When Churchill died in 1965, Buckley’s obit­u­ary called him a “peace­time cat­a­stro­phe,” which, from Bill’s stand­point (not rolling back Labour social­ism, cam­paign­ing for sum­mits with the Sovi­ets) he was. When he spoke at our 1995 Boston con­fer­ence, we end­ed with a Nation­al Press Club-style Q&A ses­sion. My ques­tion (unsigned!) was to quote his “peace­time cat­a­stro­phe” line and ask whether he ever recon­sid­ered that judg­ment. WFB amus­ing­ly replied: “I have often been asked to recon­sid­er my judg­ments, but try as I might I have nev­er found any rea­son to cause me to do so.”

(Nobody could ever put him on the spot that night. Anoth­er ques­tion­er asked, “If you could have Win­ston Churchill to your­self for an entire evening, what would you say to him?” Bill quick­ly replied: “I would say: ‘Please talk non-stop.'”)

But his great speech on that occa­sion caused me to think that he had by then tak­en a longer view, con­sid­er­ing Churchill indis­pens­able in the bat­tle with Hitler, if inef­fec­tive in lat­er bat­tles against Social­ism and the Sovi­ets:

Mr. Churchill had strug­gled to dimin­ish total­i­tar­i­an rule in Europe which, how­ev­er, increased. He fought to save the Empire, which dis­solved. He fought social­ism, which pre­vailed. He strug­gled to defeat Hitler, and he won. It is not, I think, the sig­nif­i­cance of that vic­to­ry, mighty and glo­ri­ous though it was, that caus­es the name of Churchill to make the blood run a lit­tle faster….it is the roar that we hear, when we pro­nounce his name. It is sim­ply mis­tak­en that bat­tles are nec­es­sar­i­ly more impor­tant than the words that sum­mon men to arms, or who remem­ber the call to arms. The Bat­tle of Agin­court was long for­got­ten as a geopo­lit­i­cal event, but the words of Hen­ry V, with Shake­speare to recall them, are imper­ish­able in the mind, even as which side won the Bat­tle of Get­tys­burg will dim from the mem­o­ry of those who will nev­er for­get the words spo­ken about that bat­tle by Abra­ham Lin­coln. The genius of Churchill was his union of affini­ties of the heart and of the mind, the total fusion of ani­mal and spir­i­tu­al energy….It is my pro­pos­al that Churchill’s words were indis­pens­able to the bene­dic­tion of that hour, which we hail here tonight, as we hail the mem­o­ry of the man who spoke them; as we come togeth­er, to praise a famous man.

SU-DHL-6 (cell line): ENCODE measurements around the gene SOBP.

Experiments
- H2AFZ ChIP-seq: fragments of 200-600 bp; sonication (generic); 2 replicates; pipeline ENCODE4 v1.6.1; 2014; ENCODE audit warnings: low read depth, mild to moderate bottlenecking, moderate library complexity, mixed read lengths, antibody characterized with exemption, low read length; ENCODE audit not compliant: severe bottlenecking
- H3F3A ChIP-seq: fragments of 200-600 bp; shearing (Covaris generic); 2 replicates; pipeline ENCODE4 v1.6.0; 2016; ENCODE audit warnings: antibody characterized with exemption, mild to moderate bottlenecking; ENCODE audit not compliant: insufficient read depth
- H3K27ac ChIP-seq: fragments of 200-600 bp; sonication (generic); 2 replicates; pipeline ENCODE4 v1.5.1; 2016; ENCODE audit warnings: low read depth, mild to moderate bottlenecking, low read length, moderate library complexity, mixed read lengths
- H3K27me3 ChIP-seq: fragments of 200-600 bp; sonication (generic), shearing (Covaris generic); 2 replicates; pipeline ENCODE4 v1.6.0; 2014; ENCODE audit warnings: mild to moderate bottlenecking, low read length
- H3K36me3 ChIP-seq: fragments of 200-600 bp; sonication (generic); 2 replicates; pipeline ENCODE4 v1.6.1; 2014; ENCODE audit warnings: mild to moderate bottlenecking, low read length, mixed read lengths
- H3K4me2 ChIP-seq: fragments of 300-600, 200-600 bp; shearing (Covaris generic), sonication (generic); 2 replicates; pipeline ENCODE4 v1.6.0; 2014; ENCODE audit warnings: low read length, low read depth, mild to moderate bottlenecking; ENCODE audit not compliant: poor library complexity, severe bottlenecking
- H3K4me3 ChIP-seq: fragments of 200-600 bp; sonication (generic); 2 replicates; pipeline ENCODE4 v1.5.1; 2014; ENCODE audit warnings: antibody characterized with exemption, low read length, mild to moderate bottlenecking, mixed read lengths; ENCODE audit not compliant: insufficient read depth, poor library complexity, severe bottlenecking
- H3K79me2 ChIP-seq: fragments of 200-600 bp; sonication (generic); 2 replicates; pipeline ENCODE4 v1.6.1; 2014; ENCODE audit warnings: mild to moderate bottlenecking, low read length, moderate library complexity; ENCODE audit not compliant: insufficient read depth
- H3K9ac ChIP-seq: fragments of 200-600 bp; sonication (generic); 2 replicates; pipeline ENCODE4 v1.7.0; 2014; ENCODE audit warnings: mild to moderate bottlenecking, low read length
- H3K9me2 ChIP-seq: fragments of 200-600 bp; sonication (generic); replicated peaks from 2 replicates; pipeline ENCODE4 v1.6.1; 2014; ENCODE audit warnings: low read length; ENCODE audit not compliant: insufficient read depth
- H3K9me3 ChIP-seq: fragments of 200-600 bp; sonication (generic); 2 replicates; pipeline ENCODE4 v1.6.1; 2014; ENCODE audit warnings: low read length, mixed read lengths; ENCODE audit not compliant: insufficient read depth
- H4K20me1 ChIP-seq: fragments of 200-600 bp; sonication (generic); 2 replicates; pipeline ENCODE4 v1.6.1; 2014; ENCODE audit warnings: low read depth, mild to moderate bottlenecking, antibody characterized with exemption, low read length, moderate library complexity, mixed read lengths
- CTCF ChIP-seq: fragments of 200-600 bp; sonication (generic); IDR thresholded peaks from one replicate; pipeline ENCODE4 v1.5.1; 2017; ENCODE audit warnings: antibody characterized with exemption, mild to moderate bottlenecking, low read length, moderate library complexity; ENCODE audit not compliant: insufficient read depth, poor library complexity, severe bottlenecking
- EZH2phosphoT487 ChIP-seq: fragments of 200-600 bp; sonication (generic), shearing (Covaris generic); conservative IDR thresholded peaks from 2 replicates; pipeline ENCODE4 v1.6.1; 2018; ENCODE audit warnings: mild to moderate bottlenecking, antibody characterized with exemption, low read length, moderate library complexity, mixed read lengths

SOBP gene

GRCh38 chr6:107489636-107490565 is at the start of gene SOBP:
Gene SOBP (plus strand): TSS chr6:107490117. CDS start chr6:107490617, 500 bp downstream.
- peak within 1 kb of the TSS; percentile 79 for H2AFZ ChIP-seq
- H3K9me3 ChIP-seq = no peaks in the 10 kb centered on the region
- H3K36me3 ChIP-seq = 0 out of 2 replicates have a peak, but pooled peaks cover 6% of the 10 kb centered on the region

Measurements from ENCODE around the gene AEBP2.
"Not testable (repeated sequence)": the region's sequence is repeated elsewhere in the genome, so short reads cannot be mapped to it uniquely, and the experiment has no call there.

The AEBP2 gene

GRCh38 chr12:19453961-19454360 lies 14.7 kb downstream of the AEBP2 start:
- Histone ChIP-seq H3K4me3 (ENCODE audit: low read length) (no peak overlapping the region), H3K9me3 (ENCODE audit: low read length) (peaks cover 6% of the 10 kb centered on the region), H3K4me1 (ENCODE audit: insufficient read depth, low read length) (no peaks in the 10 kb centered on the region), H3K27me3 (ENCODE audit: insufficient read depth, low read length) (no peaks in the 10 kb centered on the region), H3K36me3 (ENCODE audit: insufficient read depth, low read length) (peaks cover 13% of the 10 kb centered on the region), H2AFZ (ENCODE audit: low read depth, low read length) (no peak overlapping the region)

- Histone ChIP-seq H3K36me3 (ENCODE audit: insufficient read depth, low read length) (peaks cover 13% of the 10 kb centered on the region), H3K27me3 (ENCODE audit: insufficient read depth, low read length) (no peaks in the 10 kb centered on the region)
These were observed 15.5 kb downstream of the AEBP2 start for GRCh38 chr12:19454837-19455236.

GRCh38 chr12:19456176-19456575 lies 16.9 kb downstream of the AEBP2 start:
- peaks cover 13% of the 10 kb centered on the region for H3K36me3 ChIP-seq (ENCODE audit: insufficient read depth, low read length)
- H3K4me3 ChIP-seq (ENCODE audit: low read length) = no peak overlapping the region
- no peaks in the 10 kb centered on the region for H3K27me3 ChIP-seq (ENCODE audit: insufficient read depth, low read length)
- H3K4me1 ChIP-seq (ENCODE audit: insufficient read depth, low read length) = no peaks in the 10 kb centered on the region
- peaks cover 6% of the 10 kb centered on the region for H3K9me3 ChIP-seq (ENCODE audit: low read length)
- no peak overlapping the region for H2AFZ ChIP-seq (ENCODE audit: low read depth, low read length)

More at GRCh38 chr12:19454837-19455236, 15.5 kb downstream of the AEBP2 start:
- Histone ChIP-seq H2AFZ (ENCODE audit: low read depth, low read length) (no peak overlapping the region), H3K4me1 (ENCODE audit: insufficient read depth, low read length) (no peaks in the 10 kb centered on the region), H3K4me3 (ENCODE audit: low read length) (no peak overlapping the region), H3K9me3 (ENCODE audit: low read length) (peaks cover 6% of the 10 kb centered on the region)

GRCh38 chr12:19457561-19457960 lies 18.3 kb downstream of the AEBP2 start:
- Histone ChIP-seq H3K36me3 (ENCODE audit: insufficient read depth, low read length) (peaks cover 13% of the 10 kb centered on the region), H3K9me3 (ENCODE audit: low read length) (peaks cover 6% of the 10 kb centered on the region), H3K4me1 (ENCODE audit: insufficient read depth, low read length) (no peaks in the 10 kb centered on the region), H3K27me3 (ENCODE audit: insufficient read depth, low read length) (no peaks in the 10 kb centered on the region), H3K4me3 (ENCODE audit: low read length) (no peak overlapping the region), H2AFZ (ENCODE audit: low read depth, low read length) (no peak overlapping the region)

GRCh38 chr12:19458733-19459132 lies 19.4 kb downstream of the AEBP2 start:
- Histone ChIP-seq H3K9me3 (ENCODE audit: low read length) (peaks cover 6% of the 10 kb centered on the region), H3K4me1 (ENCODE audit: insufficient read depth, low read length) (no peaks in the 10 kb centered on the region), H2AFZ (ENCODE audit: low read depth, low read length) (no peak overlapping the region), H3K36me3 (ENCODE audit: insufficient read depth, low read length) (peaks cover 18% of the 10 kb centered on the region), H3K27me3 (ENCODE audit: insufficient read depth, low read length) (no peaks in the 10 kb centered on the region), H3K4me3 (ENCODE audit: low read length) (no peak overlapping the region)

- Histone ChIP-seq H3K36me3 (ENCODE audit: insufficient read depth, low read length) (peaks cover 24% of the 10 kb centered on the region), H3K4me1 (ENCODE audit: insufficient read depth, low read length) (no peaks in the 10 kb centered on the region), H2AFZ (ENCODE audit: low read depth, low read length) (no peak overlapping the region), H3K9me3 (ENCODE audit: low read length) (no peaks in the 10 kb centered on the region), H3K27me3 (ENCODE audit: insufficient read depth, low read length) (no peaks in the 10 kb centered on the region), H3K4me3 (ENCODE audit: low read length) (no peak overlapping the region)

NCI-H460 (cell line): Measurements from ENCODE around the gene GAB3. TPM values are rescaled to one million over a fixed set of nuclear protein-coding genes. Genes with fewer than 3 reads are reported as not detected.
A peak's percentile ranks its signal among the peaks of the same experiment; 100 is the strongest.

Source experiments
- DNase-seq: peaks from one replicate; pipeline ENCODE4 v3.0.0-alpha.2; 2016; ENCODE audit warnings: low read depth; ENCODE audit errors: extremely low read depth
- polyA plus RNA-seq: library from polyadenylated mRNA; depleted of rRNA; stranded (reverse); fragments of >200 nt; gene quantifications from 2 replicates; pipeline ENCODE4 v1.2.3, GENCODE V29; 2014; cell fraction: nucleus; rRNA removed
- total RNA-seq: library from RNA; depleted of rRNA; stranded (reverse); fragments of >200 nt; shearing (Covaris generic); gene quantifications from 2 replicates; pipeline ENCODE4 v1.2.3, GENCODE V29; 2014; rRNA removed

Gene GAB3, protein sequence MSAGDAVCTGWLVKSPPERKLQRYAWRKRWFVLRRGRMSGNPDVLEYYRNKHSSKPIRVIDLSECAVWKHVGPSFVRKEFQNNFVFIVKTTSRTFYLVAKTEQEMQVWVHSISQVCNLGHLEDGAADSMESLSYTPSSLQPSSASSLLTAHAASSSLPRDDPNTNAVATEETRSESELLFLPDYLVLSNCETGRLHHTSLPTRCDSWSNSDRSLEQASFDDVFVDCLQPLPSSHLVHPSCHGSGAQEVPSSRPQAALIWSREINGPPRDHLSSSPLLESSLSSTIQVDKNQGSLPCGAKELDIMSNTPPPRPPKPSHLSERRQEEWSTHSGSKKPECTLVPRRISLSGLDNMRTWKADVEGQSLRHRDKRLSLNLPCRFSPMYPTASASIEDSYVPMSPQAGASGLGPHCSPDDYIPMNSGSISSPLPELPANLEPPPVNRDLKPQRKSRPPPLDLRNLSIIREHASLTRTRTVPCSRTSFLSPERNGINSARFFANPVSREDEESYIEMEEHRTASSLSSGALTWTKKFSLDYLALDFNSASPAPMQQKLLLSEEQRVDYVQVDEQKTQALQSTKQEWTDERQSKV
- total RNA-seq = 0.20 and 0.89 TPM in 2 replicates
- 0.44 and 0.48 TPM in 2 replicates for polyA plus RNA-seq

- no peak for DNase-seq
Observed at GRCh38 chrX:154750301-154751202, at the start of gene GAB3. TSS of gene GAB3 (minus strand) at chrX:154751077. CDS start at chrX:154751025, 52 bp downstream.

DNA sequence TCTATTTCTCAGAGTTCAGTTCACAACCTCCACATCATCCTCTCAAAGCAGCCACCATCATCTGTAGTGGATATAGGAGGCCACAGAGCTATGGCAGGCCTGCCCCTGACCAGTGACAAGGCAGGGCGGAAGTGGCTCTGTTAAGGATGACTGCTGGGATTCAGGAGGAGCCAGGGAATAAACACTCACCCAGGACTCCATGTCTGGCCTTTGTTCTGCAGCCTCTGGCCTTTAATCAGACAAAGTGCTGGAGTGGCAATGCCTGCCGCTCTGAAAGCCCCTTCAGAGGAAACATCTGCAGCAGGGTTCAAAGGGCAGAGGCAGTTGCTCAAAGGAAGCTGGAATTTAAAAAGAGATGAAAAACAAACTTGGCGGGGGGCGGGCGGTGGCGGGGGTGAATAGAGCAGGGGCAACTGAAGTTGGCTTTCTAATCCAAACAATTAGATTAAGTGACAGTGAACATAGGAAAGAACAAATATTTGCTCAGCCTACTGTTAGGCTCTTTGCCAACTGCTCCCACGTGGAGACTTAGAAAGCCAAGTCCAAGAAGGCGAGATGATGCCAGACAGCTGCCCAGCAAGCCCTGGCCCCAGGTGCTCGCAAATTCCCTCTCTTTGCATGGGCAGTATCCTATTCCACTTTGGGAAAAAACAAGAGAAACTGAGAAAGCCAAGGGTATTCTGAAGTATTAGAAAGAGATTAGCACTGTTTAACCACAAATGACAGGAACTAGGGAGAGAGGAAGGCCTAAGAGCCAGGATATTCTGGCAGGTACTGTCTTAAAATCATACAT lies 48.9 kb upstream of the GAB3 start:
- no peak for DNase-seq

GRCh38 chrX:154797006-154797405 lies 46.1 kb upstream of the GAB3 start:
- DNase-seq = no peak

The entire speech can be found in Churchill Pro­ceed­ings 1995-1996, and in the Buck­ley vol­ume of col­lect­ed speech­es, Let Us Talk of Many Things.

In fair­ness it should also be said that Buck­ley con­sid­ered Stal­in a more vir­u­lent dis­ease than Hitler. In our cor­re­spon­dence pub­lished in Finest Hour 138 he makes this telling remark: “My thought has always been that Nazism had absolute­ly no escha­tol­ogy, and would with­er on the vine. Only the life of Hitler kept it going, and I can’t imag­ine he’d have last­ed very long. The Com­mu­nists hung in there [after the war] for forty-six years.”

Of course, in the con­text of the 1930s, I dis­agree….